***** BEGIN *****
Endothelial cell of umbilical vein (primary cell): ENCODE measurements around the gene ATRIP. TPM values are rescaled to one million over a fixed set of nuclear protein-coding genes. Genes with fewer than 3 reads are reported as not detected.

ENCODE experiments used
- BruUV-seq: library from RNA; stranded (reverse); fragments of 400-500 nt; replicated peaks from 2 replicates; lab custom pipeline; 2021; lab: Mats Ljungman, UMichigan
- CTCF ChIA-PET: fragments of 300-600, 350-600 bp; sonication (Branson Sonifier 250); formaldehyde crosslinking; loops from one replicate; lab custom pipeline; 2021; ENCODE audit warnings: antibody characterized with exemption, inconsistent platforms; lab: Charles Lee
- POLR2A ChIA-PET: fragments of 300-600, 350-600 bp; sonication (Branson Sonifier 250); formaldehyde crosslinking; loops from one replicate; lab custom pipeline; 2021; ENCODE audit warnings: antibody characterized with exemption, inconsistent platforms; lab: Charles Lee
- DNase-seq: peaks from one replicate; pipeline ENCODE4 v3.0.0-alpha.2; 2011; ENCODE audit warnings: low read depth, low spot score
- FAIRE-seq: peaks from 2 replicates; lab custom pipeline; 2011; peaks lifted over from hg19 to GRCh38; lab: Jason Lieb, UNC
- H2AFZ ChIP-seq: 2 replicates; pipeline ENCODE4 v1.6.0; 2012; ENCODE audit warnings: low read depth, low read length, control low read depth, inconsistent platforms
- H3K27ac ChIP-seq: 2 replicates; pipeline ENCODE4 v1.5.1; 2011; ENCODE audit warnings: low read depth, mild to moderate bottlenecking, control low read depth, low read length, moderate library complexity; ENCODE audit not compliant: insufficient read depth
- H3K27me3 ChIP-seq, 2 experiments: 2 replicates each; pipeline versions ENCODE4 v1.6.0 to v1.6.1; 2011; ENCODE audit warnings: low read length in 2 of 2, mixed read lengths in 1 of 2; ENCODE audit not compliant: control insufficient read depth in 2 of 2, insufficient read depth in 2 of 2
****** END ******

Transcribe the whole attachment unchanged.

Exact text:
Endothelial cell of umbilical vein (primary cell): ENCODE measurements around the gene ATRIP. TPM values are rescaled to one million over a fixed set of nuclear protein-coding genes. Genes with fewer than 3 reads are reported as not detected.

ENCODE experiments used
- BruUV-seq: library from RNA; stranded (reverse); fragments of 400-500 nt; replicated peaks from 2 replicates; lab custom pipeline; 2021; lab: Mats Ljungman, UMichigan
- CTCF ChIA-PET: fragments of 300-600, 350-600 bp; sonication (Branson Sonifier 250); formaldehyde crosslinking; loops from one replicate; lab custom pipeline; 2021; ENCODE audit warnings: antibody characterized with exemption, inconsistent platforms; lab: Charles Lee
- POLR2A ChIA-PET: fragments of 300-600, 350-600 bp; sonication (Branson Sonifier 250); formaldehyde crosslinking; loops from one replicate; lab custom pipeline; 2021; ENCODE audit warnings: antibody characterized with exemption, inconsistent platforms; lab: Charles Lee
- DNase-seq: peaks from one replicate; pipeline ENCODE4 v3.0.0-alpha.2; 2011; ENCODE audit warnings: low read depth, low spot score
- FAIRE-seq: peaks from 2 replicates; lab custom pipeline; 2011; peaks lifted over from hg19 to GRCh38; lab: Jason Lieb, UNC
- H2AFZ ChIP-seq: 2 replicates; pipeline ENCODE4 v1.6.0; 2012; ENCODE audit warnings: low read depth, low read length, control low read depth, inconsistent platforms
- H3K27ac ChIP-seq: 2 replicates; pipeline ENCODE4 v1.5.1; 2011; ENCODE audit warnings: low read depth, mild to moderate bottlenecking, control low read depth, low read length, moderate library complexity; ENCODE audit not compliant: insufficient read depth
- H3K27me3 ChIP-seq, 2 experiments: 2 replicates each; pipeline versions ENCODE4 v1.6.0 to v1.6.1; 2011; ENCODE audit warnings: low read length in 2 of 2, mixed read lengths in 1 of 2; ENCODE audit not compliant: control insufficient read depth in 2 of 2, insufficient read depth in 2 of 2